Huronia Museum – Looking Back 60 Years Ago in North Simcoe – February 1st to 7th 1958

Click on photos to enlarge 

Telegraph operator in Midland for the CNR for the past 12 years, John Scharbach takes over a new post in Toronto next week. Mr. Scharbach is seen in the center, upper picture, with CNR agent Frank Whiteman, left, and Charles Vent, following the presentation of a desk set by fellow employees and representatives of several Midland firms. Below, Mr. Scharbach checks over some messages with “Bill” Mitchell, left, his successor in Midland.

A familiar part of every Free Press for years.

Mrs. Eileen Peters, left, holding the Justice Carl Stewart Trophy for best director, and Ken MacEachern, with the best supporting actor award and last year’s festival trophy for the best play, will defend their laurels at the third inter-school drama festival in Barrie next weekend. MPDHS entry won the best play award two years in succession. 

The devil bids goodbye to Miss Appleby, after failing in all his temptations. Wayne Parker and Judy Campbell were the stars of ‘The Devil and Miss Appleby’, entry of Midland-Penetang District High School in the third annual Georgian Bay Drama Festival. Midland won the best play award at the festival, held at Barrie District North Collegiate last Friday and Saturday. 

A cross-section of the crowd which filled Cumming-Nicholson shoe store in Midland Thursday is shown above. The photo was taken soon after the store opened for its annual shoe sale. The sale was announced in a quarter-page advertisement which was published in the Wednesday, Jan. 29, Free Press Herald. 

These five girls were among the prize winners in the temperance poster contest sponsored by the WCTU in Ontario schools as part of its scientific temperance instruction. Left to right are Marilyn Nicholson, whose poster was the best in the county as well as locally in Grade 6; June Brownlee, Grade 5; Gaile Wright, Grade 8; Barbara Caston, Grade 6; and Janet Setterington, Grade 5. 

 

Made by his father in Dartmouth, England, some 64 years ago, this miniature set of blacksmith’s tools is being donated to Midland’s Huronia Museum by William Waldron of Waubaushene. Exact replicas of the real thing, the tiny tools are made of iron. 

Having the rope tow in operation again has been a boon to both members of Midland Ski Club and visitors who have been out in large numbers on recent weekends. Snow conditions were almost perfect last weekend. (Sorry mom, it wasn’t me that ruined my new coat, it was the rope tow!)

 

  • The County Herald headline February 7, 1958; Falls Into Septic Tank Harbour Lad Suffocates    —-  Falling through a small hole into an ancient septic tank in the village of Victoria Harbour Wednesday afternoon, Daniel Fannin, aged three, died of suffocation before his plight was noticed. OPP Const. H . R. Banting, of the Victoria Harbour detachment of the OPP, said the boy was the son of Mr. and Mrs. Paul Fannin, who are separated. The father is reported to be living at R.R. 3, Pickering, and the mother in Toronto. Daniel and a 10-year-old brother David were living in Victoria Harbour with an aunt, Mrs. Margaret Hall. Const. Banting said Daniel had been playing with his brother and a 12-year-old son of Mrs. Hall earlier in the afternoon. The two older boys had taken him back to his own yard and had then gone out to a fishing shack on the ice of Georgian Bay nearby. When Mrs. Hall saw the two older boys returning without Daniel, a search was immediately started for the Uttle lad. The two boys were able to follow Daniel’s tracks to an old septic tank, believed to have been installed some years ago by one of the old lumber companies that flourished in the Harbour. It still serves the village office and a number of other buildings in the area, police said.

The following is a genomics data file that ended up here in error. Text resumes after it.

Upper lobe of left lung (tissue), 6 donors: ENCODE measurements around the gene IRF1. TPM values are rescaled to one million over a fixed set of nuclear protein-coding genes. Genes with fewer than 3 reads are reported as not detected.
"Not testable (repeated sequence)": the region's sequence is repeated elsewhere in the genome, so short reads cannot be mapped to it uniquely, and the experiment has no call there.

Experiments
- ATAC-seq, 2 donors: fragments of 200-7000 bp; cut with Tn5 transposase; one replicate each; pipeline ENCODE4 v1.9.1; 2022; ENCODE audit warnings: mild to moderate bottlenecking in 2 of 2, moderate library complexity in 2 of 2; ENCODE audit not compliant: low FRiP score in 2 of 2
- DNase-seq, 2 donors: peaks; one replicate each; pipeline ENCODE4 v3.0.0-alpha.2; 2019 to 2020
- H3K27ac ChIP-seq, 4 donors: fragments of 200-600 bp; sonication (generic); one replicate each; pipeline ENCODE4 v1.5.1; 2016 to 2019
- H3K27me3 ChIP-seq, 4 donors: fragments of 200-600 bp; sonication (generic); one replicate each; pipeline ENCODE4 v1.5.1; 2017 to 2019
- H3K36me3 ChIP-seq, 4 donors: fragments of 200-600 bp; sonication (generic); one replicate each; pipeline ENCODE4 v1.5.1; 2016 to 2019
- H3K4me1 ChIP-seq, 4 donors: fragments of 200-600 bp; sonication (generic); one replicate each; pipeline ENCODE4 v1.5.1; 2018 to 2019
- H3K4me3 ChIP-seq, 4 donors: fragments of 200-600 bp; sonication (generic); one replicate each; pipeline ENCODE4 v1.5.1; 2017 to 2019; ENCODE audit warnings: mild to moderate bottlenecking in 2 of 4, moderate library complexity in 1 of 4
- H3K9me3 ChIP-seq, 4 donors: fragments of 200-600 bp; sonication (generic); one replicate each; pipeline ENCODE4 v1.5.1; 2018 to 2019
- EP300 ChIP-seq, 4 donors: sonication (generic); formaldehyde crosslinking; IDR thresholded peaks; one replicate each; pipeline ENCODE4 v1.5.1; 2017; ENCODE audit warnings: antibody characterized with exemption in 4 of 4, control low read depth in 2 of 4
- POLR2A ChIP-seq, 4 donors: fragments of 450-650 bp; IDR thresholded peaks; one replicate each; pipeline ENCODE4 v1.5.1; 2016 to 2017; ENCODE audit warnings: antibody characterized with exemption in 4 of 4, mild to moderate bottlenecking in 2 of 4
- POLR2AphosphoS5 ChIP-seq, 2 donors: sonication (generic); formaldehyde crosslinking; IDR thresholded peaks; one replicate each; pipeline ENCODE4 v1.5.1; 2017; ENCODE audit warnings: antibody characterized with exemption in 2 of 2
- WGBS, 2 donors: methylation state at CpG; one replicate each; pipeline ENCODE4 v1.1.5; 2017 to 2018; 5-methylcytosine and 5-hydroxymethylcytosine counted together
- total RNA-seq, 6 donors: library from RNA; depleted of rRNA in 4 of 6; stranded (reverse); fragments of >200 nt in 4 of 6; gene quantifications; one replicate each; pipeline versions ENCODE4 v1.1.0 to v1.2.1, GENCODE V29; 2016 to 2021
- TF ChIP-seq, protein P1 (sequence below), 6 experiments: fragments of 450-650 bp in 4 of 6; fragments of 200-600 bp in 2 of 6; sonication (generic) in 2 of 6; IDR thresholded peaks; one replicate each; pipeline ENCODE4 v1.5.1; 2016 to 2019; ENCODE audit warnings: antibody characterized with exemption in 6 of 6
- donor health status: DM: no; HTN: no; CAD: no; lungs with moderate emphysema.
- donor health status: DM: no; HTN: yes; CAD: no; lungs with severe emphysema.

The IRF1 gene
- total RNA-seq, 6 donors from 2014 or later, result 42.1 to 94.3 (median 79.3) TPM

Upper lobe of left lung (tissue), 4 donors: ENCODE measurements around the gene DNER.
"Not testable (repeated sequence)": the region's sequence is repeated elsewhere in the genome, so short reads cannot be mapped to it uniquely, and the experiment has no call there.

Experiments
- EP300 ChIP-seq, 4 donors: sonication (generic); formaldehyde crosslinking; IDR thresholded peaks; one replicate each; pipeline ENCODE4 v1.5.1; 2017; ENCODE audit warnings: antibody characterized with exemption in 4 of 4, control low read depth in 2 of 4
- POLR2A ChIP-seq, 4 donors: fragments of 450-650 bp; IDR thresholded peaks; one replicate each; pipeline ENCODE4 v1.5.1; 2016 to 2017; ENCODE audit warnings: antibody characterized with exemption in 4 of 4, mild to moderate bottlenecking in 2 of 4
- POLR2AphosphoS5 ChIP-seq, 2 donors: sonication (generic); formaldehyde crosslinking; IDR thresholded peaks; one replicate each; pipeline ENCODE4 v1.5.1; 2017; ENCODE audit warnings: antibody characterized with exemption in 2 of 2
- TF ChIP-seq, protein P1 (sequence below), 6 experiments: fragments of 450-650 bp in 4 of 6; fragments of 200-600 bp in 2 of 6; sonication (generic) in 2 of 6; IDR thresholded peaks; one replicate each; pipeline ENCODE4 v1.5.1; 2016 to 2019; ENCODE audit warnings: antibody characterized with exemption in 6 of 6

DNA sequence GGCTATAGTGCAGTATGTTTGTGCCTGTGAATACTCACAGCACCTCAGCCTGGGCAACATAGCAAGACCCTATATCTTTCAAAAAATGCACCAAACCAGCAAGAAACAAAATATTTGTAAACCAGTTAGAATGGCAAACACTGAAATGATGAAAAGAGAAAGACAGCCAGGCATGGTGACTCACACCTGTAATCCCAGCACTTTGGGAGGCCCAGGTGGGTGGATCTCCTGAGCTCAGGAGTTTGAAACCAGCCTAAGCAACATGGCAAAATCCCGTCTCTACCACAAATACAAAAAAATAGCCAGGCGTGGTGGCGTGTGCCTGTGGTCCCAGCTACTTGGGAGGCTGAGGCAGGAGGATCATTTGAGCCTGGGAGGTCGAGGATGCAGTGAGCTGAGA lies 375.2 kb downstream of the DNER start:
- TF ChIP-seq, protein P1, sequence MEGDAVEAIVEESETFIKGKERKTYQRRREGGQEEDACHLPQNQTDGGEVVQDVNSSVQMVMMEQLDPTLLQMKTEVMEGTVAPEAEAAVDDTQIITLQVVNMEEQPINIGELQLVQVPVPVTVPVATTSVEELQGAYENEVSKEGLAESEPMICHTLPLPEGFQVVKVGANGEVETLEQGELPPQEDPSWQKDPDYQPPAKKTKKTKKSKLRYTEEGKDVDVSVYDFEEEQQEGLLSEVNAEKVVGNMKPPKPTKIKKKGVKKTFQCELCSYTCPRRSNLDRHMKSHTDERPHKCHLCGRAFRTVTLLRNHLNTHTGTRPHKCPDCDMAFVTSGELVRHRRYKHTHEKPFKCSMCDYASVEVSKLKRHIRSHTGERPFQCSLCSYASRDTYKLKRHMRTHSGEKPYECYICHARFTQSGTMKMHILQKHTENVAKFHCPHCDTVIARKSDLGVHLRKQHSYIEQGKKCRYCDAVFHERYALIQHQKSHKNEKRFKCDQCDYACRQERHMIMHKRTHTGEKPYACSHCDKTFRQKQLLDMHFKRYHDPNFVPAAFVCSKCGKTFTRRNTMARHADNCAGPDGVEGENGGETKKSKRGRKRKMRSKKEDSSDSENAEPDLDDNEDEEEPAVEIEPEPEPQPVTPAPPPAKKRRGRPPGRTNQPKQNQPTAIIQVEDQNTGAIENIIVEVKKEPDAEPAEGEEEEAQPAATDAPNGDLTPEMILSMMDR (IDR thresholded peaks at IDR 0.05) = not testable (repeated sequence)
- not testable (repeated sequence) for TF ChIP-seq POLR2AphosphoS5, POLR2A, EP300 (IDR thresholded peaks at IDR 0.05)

• Free Press Herald headline of February 5, 1958; Faces High Court Trial on Manslaughter Charge.  — Magistrate K. A. Cameron ruled a prima facie case had been established in Midland police court  Monday morning against a 19-year-old Midland taxi driver, charged with manslaughter following the death of John Clark, 31, also of Midland. He was committed for trial in the next highest court having criminal jurisdiction, probably at the spring assizes in Barrie. Bail was renewed.
  • Well known resident of Midland, where he had been employed by the former T. J. Campbell plumbing and heating firm for many years, William Evart Thompson died suddenly Tuesday morning. He was in his 71st year. Mr. Thompson, accompanied by Rev. W. R. Auld, had Just entered Mr. Campbell’s home on Yonge Street West when he was stricken by a heart attack. He is survived by Mrs. Thompson, the former Jean Ross.
  • W. R. Auld, minister of St. Paul’s United Church, Midland, for the past 26 years, announced Sunday that he was retiring from the ministry. He told his congregation he had felt for some time that the work at St. Paul’s should be carried on by a younger man. He said he planned to seek lighter church work and would not be remaining In Midland. Mr. Auld is now serving his 41st year in the ministry. At Prince of Wales College, Charlottetown, he was a fellow student of James McGuigan, now James Cardinal McGuigan.
  • Midland’s “Mr. Hockey”, who has been named a member of the selection committee of the new “Hockey Hall of Fame” to be established at the CNE in Toronto. Mr. Dudley was also guest of honor at the recent sportswriters’ dinner in aid of crippled children.